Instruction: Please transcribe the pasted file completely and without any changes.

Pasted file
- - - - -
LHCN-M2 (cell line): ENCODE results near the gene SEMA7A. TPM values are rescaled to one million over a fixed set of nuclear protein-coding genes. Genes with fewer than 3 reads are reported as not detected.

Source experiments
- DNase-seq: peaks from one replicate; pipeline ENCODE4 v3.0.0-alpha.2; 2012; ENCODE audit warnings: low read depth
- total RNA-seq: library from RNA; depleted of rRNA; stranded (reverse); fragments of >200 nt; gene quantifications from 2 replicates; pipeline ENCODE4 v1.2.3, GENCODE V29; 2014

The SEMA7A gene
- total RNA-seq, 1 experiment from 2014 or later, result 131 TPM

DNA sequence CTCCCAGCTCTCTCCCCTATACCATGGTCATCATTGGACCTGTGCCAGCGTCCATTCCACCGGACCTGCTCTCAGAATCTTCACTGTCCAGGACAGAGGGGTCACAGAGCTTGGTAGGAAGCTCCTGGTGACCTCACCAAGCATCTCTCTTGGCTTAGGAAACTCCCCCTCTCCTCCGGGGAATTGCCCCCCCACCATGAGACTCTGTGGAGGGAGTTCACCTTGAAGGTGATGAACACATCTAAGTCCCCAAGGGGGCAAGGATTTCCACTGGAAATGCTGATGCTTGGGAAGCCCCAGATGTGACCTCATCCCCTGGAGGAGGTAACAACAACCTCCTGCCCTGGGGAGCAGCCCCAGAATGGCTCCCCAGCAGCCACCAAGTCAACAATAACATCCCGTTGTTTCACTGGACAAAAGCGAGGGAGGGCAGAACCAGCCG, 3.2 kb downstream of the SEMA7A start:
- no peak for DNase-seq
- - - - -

LHCN-M2 (cell line): ENCODE results near the gene SEMA7A. TPM values are rescaled to one million over a fixed set of nuclear protein-coding genes. Genes with fewer than 3 reads are reported as not detected.

Source experiments
- DNase-seq: peaks from one replicate; pipeline ENCODE4 v3.0.0-alpha.2; 2012; ENCODE audit warnings: low read depth
- total RNA-seq: library from RNA; depleted of rRNA; stranded (reverse); fragments of >200 nt; gene quantifications from 2 replicates; pipeline ENCODE4 v1.2.3, GENCODE V29; 2014

The SEMA7A gene
- total RNA-seq, 1 experiment from 2014 or later, result 131 TPM

DNA sequence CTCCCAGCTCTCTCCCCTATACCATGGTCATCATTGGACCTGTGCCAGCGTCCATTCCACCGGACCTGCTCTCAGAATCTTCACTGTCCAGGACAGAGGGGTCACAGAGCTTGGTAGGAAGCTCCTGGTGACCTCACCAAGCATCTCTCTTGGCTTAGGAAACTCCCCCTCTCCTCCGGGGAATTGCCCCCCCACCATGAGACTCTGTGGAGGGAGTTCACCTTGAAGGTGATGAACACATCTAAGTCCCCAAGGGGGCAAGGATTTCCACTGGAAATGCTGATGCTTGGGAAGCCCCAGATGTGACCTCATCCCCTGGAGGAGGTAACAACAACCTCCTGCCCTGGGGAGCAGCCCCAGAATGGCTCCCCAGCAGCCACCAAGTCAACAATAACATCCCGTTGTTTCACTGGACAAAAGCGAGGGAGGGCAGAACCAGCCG, 3.2 kb downstream of the SEMA7A start:
- no peak for DNase-seq